Cited by 1 | PDF Full-text (914 KB) | HTML Full-text | XML Full-text
Abstract
An efficient and sensitive analytical method based on high-performance anion exchange chromatography with pulsed amperometric detection (HPAEC-PAD) was established for the simultaneous separation and determination of glucosamine (GlcN)1 and chitooligosaccharides (COS) ranging from (GlcN)2 to (GlcN)6 without prior derivatization. Detection
[...] Read more.
An efficient and sensitive analytical method based on high-performance anion exchange chromatography with pulsed amperometric detection (HPAEC-PAD) was established for the simultaneous separation and determination of glucosamine (GlcN)1 and chitooligosaccharides (COS) ranging from (GlcN)2 to (GlcN)6 without prior derivatization. Detection limits were 0.003 to 0.016 mg/L (corresponding to 0.4–0.6 pmol), and the linear range was 0.2 to 10 mg/L. The optimized analysis was carried out on a CarboPac-PA100 analytical column (4 × 250 mm) using isocratic elution with 0.2 M aqueous sodium hydroxide-water mixture (10:90, v/v) as the mobile phase at a 0.4 mL/min flow rate. Regression equations revealed a good linear relationship (R2 = 0.9979–0.9995, n = 7) within the test ranges. Quality parameters, including precision and accuracy, were fully validated and found to be satisfactory. The fully validated HPAEC-PAD method was readily applied for the quantification of (GlcN)1–6 in a commercial COS technical concentrate. The established method was also used to monitor the acid hydrolysis of a COS technical concentrate to ensure optimization of reaction conditions and minimization of (GlcN)1 degradation. Full article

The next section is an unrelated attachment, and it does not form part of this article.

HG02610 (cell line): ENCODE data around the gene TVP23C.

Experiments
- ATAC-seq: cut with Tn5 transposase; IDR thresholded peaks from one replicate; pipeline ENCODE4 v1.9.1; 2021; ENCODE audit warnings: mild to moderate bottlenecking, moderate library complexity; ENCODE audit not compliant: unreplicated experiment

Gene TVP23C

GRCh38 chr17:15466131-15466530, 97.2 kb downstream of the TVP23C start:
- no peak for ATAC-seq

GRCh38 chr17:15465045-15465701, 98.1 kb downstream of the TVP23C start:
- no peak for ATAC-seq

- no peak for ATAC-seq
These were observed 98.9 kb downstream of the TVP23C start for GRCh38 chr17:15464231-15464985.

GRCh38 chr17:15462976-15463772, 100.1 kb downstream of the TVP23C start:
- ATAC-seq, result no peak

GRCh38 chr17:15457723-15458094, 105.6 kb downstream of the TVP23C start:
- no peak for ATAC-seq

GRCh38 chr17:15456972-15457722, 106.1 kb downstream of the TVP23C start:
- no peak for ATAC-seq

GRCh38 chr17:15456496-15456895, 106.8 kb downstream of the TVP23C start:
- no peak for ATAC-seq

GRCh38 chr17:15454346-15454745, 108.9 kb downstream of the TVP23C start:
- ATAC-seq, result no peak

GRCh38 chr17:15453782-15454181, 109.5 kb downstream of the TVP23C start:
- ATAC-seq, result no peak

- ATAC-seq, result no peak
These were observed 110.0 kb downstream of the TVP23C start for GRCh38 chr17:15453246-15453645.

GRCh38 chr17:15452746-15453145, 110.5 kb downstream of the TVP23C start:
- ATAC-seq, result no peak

(This article belongs to the Special Issue Frontiers of Marine Biomaterials)
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Open AccessArticle Diatom Valve Three-Dimensional Representation: A New Imaging Method Based on Combined Microscopies
Int. J. Mol. Sci. 2016, 17(10), 1645; doi:10.3390/ijms17101645
Received: 12 July 2016 / Revised: 30 August 2016 / Accepted: 23 September 2016 / Published: 28 September 2016
Cited by 2 | PDF Full-text (4119 KB) | HTML Full-text | XML Full-text
Abstract
The frustule of diatoms, unicellular microalgae, shows very interesting photonic features, generally related to its complicated and quasi-periodic micro- and nano-structure. In order to simulate light propagation inside and through this natural structure, it is important to develop three-dimensional (3D) models for synthetic
[...] Read more.